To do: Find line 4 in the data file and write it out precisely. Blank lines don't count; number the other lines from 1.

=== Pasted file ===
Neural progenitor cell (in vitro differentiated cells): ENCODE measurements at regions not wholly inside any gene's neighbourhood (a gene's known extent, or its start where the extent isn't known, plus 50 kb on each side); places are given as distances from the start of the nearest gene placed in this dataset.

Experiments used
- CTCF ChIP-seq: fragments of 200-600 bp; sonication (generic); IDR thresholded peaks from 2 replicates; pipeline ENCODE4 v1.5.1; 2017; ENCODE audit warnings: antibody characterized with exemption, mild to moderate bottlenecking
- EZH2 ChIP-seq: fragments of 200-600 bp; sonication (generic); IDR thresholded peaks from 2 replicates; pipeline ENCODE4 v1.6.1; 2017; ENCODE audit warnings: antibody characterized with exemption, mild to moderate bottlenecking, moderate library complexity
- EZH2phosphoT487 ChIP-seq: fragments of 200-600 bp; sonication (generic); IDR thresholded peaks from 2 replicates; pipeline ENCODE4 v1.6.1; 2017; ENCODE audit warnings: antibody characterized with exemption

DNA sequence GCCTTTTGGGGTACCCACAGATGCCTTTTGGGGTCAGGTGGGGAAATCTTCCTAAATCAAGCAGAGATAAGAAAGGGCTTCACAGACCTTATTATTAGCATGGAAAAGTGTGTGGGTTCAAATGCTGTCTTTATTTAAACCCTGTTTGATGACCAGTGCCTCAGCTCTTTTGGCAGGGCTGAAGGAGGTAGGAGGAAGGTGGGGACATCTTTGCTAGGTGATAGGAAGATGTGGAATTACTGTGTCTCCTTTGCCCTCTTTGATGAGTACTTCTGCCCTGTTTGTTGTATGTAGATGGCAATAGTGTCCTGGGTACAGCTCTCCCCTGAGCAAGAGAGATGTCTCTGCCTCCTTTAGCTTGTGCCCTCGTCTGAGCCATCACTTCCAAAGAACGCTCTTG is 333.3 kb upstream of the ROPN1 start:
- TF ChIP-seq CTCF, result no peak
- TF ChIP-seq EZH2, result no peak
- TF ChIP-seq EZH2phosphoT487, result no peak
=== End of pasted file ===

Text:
- EZH2 ChIP-seq: fragments of 200-600 bp; sonication (generic); IDR thresholded peaks from 2 replicates; pipeline ENCODE4 v1.6.1; 2017; ENCODE audit warnings: antibody characterized with exemption, mild to moderate bottlenecking, moderate library complexity